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Al-Shabaab defeated, Museveni reaffirms

President Museveni said terrorists have resorted to attacking soft targets after being defeated.

By Pascal Kwesiga
Tuesday, June 2, 2015

President Yoweri Museveni has reaffirmed that the Somali based Al-Shabaab terrorist group has been vanquished, and that the Al-Qaeda affiliated terrorists can no longer stage attacks on military installations and troops under the African Union Mission in Somalia (AMISOM).

Addressing Kenyans during the Madaraka (self-rule) Day Celebrations at Nyayo National Stadium in Nairobi on Monday, Museveni said he issued a press statement in the wake of the April 2 attack on Garrisa University in Kenya by the Al-shabaab terrorists, explaining how the terrorists have resorted to attacking soft targets after being defeated.

A total of 147 students perished in the attack, hardly two years after the September 2013 attack at Westgate shopping mall in Nairobi in which 67 people died.

Museveni, who was speaking in Kiswahili, said the terrorist group would be launching attacks on military facilities and soldiers in ambushes if it was still powerful.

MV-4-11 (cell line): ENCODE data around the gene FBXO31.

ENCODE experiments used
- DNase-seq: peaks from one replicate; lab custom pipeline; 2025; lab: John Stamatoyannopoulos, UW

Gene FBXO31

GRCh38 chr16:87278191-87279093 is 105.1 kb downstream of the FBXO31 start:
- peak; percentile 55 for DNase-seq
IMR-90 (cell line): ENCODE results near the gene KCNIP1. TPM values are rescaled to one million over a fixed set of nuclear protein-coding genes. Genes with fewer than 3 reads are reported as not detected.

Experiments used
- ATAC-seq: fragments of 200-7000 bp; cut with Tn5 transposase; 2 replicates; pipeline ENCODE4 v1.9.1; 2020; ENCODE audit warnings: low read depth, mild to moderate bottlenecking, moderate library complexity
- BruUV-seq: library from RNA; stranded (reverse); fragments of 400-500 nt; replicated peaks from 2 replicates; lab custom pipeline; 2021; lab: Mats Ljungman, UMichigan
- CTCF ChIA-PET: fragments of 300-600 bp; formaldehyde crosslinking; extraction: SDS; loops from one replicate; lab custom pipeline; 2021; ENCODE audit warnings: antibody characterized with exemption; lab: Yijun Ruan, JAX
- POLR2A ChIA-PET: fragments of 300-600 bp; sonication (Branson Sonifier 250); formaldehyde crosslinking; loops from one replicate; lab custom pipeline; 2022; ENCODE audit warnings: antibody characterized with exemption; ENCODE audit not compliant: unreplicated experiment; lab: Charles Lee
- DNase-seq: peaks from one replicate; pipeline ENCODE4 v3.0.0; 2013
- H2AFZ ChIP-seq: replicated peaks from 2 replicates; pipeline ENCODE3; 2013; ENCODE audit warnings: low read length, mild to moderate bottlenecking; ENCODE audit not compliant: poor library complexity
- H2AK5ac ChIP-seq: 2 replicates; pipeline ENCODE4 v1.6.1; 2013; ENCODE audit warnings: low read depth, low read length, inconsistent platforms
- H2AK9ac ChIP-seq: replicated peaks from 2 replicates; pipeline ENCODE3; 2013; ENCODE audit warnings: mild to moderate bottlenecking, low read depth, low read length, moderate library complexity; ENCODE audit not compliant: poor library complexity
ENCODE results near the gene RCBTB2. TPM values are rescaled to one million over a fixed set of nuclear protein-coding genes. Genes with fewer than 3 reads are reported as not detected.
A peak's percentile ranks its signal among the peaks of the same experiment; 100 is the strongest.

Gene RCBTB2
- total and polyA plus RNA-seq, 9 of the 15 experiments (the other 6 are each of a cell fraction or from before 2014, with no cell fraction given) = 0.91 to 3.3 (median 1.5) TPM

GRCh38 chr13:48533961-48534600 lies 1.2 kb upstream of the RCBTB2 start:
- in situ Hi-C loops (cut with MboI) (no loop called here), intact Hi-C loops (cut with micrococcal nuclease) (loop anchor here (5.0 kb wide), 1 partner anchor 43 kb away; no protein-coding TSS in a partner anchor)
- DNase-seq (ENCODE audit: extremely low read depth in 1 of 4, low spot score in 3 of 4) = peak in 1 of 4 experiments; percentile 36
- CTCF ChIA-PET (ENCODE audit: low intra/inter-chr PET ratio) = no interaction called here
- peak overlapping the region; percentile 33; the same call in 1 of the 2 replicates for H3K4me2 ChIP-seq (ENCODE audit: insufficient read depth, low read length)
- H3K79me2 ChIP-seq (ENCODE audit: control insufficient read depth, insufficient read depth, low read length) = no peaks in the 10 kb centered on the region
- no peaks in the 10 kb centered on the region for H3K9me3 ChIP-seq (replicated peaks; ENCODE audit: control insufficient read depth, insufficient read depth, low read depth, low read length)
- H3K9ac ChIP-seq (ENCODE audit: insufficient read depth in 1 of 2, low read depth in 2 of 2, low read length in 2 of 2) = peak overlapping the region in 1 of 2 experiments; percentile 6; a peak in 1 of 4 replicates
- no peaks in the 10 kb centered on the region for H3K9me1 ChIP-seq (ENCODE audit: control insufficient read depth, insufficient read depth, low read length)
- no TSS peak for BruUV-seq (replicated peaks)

"In military warfare, if you are powerful, you attack the enemy positions or soldiers in ambushes. There, we can say you are powerful. But, if you cannot do either of the two, then you are defeated," he added. If the Al-Shabaab were wise, the president said, they should have called for dialogue to resolve the conflict peacefully.

"But, if you are stupid like the Al-Shabaab, instead of attacking soldiers, you attack civilians. In Uganda, they (terrorists) attacked people who were celebrating in a night club. These are people were celebrating and some were drunk. What did they have to do with politics?" he asked.

Over 70 soccer fans were killed in twin bombs at Kyandondo Rugby Club and Ethiopian village restaurant in Kampala in 2010.

The Al-Shabaab, which claimed responsibility for the attacks, said the twin suicide bombings were carried out in retaliation for Uganda's deployment of peacekeepers in Somalia. Uganda deployed peace keepers in 2007, a year after AU passed a resolution creating AMISOM in 2006.

Museveni, who delivered his condolence message to the families that lost 'children' in the Garrisa attack, said he issued a press statement in the aftermath of the assault because he is convinced Al-Shabaab is 'finished'.

"When we went to Somalia, they (Al-Shabaab) used to attack us (soldiers). They can no longer attack us now," he added.

Kenyan president, Uhuru Kenyatta, noted that the region faces a new threat of religious extremism that has exposed the youth to radicalization.

He explained that his government has crafted a de-radicalization program and urged various stakeholders such as parents, the civil society and religious leaders to support it.


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